I do resent being told to F-off back to my own country by bumpkins who can't even speak the Queen's English and have surnames with Danish, Norwegian, German, Norman or Huguenot roots - but I guess that's the fault of the EU and immigrants. The irony is that before the vote for The Great Leap Backwards I could have migrated to any country in the EU I wanted to - can't now. I'm here for good to plague them - and I enjoy it, as their arguments are facile, not that being shouty and offensive is an argument.

There's talk of weddings all over the news. What with 42% of marriages now ending in divorce, I can't see many fathers of the brides wanting to shell out £30k for a wedding anymore. With marriage becoming less popular, I'd say that a wedding planner or wedding caterer was not a good career choice these days either.

I sold something on eBay last week and was horrified to see I'd signed up to giving eBay 10% of my earnings. Not only that, but they charge 10% of the postage fee too. Bloody iniquitous. Think I'll use Gumtree in future.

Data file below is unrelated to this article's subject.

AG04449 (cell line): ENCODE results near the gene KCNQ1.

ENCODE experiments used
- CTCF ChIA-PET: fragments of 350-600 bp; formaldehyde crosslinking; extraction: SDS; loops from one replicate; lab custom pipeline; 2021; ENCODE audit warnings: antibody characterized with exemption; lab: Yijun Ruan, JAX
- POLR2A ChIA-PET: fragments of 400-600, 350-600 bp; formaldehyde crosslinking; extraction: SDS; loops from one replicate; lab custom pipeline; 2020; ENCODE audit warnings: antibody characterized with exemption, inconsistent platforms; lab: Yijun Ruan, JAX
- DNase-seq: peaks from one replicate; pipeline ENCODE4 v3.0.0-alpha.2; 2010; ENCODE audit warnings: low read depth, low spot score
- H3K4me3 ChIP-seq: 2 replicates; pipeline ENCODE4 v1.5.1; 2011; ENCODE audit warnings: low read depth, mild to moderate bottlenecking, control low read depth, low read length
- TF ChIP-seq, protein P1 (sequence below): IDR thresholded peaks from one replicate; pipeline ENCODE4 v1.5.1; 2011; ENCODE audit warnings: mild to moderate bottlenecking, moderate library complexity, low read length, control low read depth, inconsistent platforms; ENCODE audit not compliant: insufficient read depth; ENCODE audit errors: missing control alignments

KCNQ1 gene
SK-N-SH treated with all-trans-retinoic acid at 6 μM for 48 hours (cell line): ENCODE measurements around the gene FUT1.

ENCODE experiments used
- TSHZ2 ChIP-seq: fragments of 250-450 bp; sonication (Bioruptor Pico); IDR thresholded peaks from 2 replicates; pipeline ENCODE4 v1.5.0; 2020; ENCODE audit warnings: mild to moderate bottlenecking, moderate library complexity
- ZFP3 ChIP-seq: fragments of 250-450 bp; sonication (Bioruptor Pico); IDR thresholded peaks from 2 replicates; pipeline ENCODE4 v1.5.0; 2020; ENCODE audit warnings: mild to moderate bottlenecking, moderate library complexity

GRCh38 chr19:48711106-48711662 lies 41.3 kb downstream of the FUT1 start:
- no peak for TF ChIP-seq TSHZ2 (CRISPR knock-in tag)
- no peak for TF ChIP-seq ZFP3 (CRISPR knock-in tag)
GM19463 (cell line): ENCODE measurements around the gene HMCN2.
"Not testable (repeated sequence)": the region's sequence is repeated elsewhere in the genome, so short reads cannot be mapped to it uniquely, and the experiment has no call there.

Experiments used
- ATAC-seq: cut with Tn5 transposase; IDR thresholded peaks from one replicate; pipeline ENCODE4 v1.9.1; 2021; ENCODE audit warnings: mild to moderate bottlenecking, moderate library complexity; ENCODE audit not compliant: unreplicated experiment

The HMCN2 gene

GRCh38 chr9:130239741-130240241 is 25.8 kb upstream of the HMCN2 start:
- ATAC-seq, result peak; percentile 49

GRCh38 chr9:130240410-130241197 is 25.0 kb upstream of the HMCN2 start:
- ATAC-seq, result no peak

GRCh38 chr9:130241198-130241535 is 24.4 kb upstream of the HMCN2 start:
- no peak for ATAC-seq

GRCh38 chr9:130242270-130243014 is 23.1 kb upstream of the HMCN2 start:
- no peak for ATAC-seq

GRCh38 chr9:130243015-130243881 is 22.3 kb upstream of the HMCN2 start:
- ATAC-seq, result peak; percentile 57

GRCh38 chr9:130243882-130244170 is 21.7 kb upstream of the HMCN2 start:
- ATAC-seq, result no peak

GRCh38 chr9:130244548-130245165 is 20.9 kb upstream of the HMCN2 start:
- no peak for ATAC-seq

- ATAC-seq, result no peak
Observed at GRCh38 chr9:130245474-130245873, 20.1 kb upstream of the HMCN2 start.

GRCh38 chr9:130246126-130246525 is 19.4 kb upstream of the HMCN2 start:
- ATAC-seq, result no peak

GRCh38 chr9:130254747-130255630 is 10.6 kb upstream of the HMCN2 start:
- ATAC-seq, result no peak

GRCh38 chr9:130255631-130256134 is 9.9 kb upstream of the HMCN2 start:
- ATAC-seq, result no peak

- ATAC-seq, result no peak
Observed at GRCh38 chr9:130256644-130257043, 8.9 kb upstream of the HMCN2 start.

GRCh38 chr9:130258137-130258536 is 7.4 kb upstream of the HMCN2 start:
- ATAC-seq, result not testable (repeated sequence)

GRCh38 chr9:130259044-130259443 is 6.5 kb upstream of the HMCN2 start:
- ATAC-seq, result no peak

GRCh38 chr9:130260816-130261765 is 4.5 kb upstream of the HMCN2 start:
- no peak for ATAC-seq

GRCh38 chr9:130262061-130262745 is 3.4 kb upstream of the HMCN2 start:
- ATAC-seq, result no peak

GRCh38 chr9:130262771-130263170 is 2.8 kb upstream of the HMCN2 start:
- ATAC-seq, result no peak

Is that a posy of broccoli - or lettuce - being clutched in Trump's paw?

 


Saturday, 20 May 2017

Non-Food Students


Apparently the Tories are insisting on foreign students being included in the immigration figures, despite the fact less than 1% of the 300,000 here at any one time remain after they finish their studies.

Now, following Brexit student numbers are set to decline dramatically as a consequence of the UK no longer being in many internationally funded research programmes, meaning student numbers - aka immigrants - will plummet without the Tory government having to do a single thing. It strikes me the Tories want to claim an immigration success through artifice.